Invite Jesus Into Your Heart? Or Repent and Trust?


On my recent road trip I caught a good hour of a show called “Wretched” on AFR (American Family Radio).  You can check it out at  Todd Friel  played this clip:

As the story played Todd, commented.  One comment really stood out to me…he basically said (wish I could just find a clip of it with his comments) that since when do “we invite Jesus into our hearts”?  Since when is this the path to salvation?  The Bible teaches, “Repent and trust Jesus for your salvation”.   What a good point.  We have watered down the gospel to “just invite Jesus into your heart”.  While Peter preached in Acts 2 (the original salvation message) to “Repent and be baptized…”

I found the clip to be pretty sad.  After all, they are really laughing it up at the expense of Christianity.  And the guy doing the interviewing is a Christian, he seems to think it is hilarious.

Also, I would like to tell Mark Ruffalo…not all those other kids were faking it.


10 thoughts on “Invite Jesus Into Your Heart? Or Repent and Trust?

  1. Paul

    I cringe everytime I hear some bucket mouth on the radio, TV or even in church telling someone to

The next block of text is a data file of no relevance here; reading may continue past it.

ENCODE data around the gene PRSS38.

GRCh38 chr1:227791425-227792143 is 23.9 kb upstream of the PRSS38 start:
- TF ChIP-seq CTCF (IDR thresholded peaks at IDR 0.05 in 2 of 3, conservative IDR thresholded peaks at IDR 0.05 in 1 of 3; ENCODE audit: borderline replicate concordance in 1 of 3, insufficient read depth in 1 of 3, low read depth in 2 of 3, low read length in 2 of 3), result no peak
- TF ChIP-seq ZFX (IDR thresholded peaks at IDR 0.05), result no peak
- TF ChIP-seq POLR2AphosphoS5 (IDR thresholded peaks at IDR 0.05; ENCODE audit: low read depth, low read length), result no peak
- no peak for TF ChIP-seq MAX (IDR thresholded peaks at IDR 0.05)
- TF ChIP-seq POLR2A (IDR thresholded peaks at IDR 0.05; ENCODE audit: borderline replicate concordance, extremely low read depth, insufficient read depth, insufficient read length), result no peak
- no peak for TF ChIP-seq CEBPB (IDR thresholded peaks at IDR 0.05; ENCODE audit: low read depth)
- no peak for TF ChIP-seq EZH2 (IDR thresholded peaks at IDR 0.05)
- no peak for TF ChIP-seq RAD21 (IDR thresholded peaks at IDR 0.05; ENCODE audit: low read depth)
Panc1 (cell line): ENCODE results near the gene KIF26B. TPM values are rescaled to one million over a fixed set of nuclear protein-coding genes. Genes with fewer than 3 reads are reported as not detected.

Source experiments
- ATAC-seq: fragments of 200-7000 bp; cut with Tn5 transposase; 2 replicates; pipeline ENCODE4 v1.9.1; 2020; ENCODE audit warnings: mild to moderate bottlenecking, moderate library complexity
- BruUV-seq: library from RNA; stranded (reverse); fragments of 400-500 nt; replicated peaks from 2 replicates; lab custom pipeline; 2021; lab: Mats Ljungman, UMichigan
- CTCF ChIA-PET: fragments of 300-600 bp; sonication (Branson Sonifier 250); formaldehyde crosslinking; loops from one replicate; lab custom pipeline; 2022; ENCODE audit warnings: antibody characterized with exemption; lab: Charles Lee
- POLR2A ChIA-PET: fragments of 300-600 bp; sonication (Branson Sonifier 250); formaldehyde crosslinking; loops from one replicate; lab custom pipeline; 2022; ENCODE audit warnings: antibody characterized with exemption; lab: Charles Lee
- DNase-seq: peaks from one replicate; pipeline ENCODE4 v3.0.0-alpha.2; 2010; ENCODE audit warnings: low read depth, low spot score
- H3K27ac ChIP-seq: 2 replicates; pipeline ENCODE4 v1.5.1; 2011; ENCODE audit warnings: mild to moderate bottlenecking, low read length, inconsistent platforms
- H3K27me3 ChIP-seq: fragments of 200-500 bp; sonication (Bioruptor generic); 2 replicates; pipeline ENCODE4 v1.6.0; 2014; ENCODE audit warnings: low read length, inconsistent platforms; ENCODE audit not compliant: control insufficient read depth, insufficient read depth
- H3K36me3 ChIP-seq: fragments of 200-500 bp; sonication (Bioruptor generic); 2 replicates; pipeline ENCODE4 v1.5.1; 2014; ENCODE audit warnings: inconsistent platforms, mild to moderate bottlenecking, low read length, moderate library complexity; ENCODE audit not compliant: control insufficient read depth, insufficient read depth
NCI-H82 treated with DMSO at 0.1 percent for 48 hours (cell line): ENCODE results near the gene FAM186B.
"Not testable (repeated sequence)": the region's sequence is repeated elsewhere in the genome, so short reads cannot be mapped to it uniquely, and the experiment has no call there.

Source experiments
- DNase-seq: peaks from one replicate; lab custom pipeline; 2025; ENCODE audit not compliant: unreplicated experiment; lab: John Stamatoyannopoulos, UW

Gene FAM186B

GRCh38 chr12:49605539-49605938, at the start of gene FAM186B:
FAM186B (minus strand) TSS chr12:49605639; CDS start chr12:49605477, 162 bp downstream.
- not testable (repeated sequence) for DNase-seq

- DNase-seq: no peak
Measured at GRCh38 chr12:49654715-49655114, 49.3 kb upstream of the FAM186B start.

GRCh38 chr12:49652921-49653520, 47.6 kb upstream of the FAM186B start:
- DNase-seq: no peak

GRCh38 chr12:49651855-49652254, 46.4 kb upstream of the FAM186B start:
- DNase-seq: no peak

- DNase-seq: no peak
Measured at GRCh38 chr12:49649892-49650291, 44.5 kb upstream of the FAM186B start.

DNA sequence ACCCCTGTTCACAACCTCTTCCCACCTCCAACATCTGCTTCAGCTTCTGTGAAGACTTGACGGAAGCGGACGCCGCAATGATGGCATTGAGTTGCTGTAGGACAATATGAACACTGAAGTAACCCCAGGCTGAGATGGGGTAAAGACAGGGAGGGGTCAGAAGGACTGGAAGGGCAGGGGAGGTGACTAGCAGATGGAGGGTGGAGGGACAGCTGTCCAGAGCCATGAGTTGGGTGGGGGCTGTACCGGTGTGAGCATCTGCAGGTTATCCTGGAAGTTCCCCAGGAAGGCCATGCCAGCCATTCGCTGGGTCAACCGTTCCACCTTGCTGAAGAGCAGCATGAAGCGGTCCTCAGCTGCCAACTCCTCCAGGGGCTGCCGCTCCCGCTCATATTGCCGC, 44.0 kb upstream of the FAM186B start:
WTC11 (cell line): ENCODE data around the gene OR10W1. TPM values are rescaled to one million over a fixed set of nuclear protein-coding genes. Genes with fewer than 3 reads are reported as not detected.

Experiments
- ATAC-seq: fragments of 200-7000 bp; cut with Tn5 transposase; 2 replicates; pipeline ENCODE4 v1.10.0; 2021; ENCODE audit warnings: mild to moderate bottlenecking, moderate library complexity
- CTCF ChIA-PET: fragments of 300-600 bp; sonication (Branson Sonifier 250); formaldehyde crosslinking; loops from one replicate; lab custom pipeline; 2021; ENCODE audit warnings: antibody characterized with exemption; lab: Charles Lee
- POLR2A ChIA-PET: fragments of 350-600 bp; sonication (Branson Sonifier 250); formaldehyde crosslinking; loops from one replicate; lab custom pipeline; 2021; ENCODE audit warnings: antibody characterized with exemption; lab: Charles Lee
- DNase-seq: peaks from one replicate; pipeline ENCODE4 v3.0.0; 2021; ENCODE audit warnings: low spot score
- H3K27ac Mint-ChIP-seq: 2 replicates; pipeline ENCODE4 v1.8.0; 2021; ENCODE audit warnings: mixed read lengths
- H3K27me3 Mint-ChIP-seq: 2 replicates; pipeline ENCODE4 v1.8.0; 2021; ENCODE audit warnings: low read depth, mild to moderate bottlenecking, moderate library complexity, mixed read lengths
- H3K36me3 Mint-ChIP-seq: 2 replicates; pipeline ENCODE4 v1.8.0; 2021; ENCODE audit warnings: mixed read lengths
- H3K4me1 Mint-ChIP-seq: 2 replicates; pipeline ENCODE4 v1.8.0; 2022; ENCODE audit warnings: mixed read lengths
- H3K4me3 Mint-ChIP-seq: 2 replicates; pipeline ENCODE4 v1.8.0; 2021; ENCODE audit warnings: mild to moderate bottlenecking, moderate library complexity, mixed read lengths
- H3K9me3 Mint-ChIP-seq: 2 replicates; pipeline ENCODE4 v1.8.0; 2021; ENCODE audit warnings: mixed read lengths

invite Jesus into our hearts

    as it is far from biblical.

    Bravo for a timeless truth.

  2. I am with Mark Ruffalo, on this one. I am an Evangelical Christian and I subscribe whole-heartedly to the belief that Jesus Christ’s death alone atoned for my sins. However, I read nowhere in the bible where people “fell backward” or were “slain in the Spirit” upon confession of their belief in the work of Christ on the cross.

    As a matter of fact, when disciples would pray for folks in the NT, Scripture says (if they fell) that they fell face down in repentance (more along the lines of what a person would do when they *realize* what Christ has done for them and how unworthy they were to receive such a gift and accept it).

    Being “slain in the Spirit” seems to be a construct of later years, probably more along the lines of the first few Pentecostal revivals in the late 19th century and the early 20th century (2000 years later), that we’ve carried into today as if it is, in and of itself, an absolute truth of God.

    Unfortunately, GroupThink and crowd psychology affect both Christians and cult followers the same: when you see what happens to someone else—just like Mark Ruffalo—you feel compelled to do the same because of conscious peer pressure or a subconscious need for acceptance.

    So, because the pressure can be at a sub-conscious level, many of the kids he mentioned may have “meant” it, but I would not be quick to describe the physical response as being 100% truthfully Holy Spirit.

  3. Hi Frank,

    I’m not a “faller” myself but one I simply cannot question the workings of the Holy Spirit. The Bible doesn’t say alot about alot of things. From what I can tell, the Bible doesn’t mention Baptism until John the Baptist comes along teaching it. Who ever heard of speaking in tongues until Acts 2? The Holy Spirit is a beautiful mystery. Just because the Bible doesn’t speak of people falling down doesn’t mean it doesn’t happen under the influence of the Holy Spirit.